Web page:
Skip to main content

This Day in History- Destruction of the Antonia Tower

August 8th, 70 A.D. the forces of Titus' Roman army destroyed the Antonia Fortess (aka the Tower of Antonia) during the Siege of Jerusalem.

The fortress was built by Herod the Great, (the one who is depicted in the Bible as ordering the Massacre of the Innocents) and named for Herod's patron, Mark Antony (yes, that Mark Antony). It was located at the Eastern end of the city of Jerusalem and mainly used to house part of the Roman garrison, as well as some of the High Priests Vestments. It is interesting to think of a Jewish High Priest having to enter the home of the Roman soldiers in order to procure his necessary garments, it seems like a move calculated to remind him who was in charge. Perhaps he sent a servant, but still it is, I think, notable.

In 66 A.D. the Jewish defenders had gained control of the city and in 70 A.D. the Romans answered with an army led by Emperor Titus himself, supported by Tiberius Julius Alexander as his second-in-command. The fortress was captured after one of the walls of the city was breached via battering ram, and once the Romans were in command of the fortress they built siege equipment with which to attack the Temple where many of the Jews had entrenched themselves. The Tower of Antonia was leveled in the process, and finally the Temple itself succumbed to fire signalling victory for the Romans who depicted their success on coins and architecture.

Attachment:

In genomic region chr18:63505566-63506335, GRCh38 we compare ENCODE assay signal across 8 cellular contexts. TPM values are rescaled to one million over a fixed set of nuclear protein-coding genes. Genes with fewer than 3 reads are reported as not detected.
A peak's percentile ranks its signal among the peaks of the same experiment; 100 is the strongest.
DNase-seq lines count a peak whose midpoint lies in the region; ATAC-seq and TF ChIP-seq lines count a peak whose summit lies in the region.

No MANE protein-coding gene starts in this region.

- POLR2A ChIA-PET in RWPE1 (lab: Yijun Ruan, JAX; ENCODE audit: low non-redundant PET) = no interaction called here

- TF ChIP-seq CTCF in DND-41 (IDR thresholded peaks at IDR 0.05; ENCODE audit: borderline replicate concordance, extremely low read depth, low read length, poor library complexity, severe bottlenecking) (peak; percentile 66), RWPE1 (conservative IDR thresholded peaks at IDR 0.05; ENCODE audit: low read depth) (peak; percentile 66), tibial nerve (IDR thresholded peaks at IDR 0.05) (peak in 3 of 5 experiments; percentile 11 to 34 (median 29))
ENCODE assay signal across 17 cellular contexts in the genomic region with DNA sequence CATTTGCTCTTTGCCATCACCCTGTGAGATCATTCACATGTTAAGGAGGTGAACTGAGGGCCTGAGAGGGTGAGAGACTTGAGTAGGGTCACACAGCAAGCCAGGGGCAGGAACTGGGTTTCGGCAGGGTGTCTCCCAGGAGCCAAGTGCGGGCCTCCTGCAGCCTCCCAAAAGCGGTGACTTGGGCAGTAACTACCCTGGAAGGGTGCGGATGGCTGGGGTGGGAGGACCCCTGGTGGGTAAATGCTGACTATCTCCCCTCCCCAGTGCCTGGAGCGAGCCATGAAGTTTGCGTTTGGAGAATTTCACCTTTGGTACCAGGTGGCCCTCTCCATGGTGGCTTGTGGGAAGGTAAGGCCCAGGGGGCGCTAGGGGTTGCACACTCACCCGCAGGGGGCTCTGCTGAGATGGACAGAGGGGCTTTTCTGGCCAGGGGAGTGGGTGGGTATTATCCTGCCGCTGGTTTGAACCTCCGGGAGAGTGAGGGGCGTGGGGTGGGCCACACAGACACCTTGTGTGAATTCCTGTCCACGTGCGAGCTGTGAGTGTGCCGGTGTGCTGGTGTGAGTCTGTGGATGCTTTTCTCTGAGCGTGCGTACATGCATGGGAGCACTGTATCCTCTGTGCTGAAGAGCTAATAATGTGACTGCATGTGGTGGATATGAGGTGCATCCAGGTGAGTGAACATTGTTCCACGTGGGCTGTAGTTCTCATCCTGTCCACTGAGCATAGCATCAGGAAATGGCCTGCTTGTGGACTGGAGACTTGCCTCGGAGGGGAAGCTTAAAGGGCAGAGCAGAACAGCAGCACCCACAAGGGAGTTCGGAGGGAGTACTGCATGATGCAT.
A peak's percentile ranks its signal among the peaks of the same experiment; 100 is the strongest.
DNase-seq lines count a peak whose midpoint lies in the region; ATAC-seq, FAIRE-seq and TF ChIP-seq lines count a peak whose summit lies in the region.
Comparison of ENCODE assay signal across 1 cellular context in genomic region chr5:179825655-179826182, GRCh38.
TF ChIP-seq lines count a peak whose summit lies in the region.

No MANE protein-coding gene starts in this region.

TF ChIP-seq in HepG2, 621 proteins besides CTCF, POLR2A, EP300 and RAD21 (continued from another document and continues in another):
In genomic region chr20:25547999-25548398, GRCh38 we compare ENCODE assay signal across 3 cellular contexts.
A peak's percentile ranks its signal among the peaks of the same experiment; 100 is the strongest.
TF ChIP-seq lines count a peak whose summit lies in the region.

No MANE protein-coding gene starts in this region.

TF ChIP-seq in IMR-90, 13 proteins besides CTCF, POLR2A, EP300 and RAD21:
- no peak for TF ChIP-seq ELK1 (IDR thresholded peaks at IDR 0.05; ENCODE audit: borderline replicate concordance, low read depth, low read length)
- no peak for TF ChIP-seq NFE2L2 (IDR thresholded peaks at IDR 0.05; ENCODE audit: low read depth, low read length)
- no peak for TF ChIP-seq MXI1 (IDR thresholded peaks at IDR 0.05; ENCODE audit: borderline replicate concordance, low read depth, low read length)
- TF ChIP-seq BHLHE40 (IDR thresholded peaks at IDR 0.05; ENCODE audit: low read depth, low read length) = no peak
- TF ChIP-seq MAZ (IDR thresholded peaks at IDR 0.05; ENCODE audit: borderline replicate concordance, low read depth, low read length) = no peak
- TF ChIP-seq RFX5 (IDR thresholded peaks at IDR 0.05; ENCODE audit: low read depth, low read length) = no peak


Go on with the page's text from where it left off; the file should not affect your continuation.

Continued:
Popular posts from this blog

Italian Renaissance Hairstyles

In keeping with my last post on Italian Renaissance costume I thought we would take a look at something we didn't touch much on; hairstyles. They were extremely varying; up and down, braided, netted, entwined with silks and ribbons, even pearls, and, of course, dyed, bleached, and curled. The only thing in somewhat short supply seems to be hats, and really who would want to cover up what you had spent so much time constructing?

Occasionally a small cap, or scuffia, was worn either with side curls, or with most of the hair stuffed up underneathe:-

Another notable hair decoration was the reta, or hairnet. Some of these were beaded, some woven in decorative patterns, and some left very simple.

Under and around these ornamentations, or even without them, hair was often braided or crimped.
There was the simple modesty of a veil, if you felt the need to cover up... Or, if blending into the background wasn't your thing, there were big turbans, or simply huge ones. 

And, of course, the…


How Our Ancestors Slept

As someone who wakes up during the night feeling frustratingly refreshed...and then struggles to rise in the morning, I found this article to be a kind of vindication. Apparently the way we sleep has changed. For more information you can visit the link here.